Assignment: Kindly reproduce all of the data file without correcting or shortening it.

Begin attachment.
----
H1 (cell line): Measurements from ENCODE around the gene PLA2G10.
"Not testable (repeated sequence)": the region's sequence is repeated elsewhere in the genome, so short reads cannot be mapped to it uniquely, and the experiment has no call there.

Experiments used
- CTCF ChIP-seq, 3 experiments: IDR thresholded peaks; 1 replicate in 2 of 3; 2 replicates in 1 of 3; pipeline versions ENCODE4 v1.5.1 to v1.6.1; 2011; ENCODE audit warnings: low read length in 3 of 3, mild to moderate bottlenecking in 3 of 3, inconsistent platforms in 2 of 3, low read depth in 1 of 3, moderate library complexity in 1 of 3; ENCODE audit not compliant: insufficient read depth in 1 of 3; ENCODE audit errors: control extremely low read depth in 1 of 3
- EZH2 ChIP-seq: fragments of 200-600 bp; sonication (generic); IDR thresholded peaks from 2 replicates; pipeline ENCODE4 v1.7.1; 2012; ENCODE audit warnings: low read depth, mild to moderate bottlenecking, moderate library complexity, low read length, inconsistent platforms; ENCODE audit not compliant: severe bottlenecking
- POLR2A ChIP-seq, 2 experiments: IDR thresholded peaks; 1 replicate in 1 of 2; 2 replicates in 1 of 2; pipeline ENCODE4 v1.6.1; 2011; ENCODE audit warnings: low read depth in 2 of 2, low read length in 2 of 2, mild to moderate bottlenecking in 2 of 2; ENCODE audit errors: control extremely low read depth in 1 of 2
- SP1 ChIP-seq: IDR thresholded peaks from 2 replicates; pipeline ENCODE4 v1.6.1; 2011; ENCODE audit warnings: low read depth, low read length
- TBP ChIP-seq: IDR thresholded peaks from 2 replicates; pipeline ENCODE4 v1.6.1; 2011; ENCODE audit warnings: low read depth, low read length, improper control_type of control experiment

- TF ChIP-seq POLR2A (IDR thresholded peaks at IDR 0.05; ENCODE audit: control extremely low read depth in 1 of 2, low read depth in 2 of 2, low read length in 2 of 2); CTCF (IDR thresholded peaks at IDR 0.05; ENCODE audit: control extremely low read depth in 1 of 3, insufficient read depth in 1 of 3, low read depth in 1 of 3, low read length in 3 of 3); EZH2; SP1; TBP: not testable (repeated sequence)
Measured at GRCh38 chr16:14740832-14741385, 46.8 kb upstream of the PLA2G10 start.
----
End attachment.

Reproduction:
H1 (cell line): Measurements from ENCODE around the gene PLA2G10.
"Not testable (repeated sequence)": the region's sequence is repeated elsewhere in the genome, so short reads cannot be mapped to it uniquely, and the experiment has no call there.

Experiments used
- CTCF ChIP-seq, 3 experiments: IDR thresholded peaks; 1 replicate in 2 of 3; 2 replicates in 1 of 3; pipeline versions ENCODE4 v1.5.1 to v1.6.1; 2011; ENCODE audit warnings: low read length in 3 of 3, mild to moderate bottlenecking in 3 of 3, inconsistent platforms in 2 of 3, low read depth in 1 of 3, moderate library complexity in 1 of 3; ENCODE audit not compliant: insufficient read depth in 1 of 3; ENCODE audit errors: control extremely low read depth in 1 of 3
- EZH2 ChIP-seq: fragments of 200-600 bp; sonication (generic); IDR thresholded peaks from 2 replicates; pipeline ENCODE4 v1.7.1; 2012; ENCODE audit warnings: low read depth, mild to moderate bottlenecking, moderate library complexity, low read length, inconsistent platforms; ENCODE audit not compliant: severe bottlenecking
- POLR2A ChIP-seq, 2 experiments: IDR thresholded peaks; 1 replicate in 1 of 2; 2 replicates in 1 of 2; pipeline ENCODE4 v1.6.1; 2011; ENCODE audit warnings: low read depth in 2 of 2, low read length in 2 of 2, mild to moderate bottlenecking in 2 of 2; ENCODE audit errors: control extremely low read depth in 1 of 2
- SP1 ChIP-seq: IDR thresholded peaks from 2 replicates; pipeline ENCODE4 v1.6.1; 2011; ENCODE audit warnings: low read depth, low read length
- TBP ChIP-seq: IDR thresholded peaks from 2 replicates; pipeline ENCODE4 v1.6.1; 2011; ENCODE audit warnings: low read depth, low read length, improper control_type of control experiment

- TF ChIP-seq POLR2A (IDR thresholded peaks at IDR 0.05; ENCODE audit: control extremely low read depth in 1 of 2, low read depth in 2 of 2, low read length in 2 of 2); CTCF (IDR thresholded peaks at IDR 0.05; ENCODE audit: control extremely low read depth in 1 of 3, insufficient read depth in 1 of 3, low read depth in 1 of 3, low read length in 3 of 3); EZH2; SP1; TBP: not testable (repeated sequence)
Measured at GRCh38 chr16:14740832-14741385, 46.8 kb upstream of the PLA2G10 start.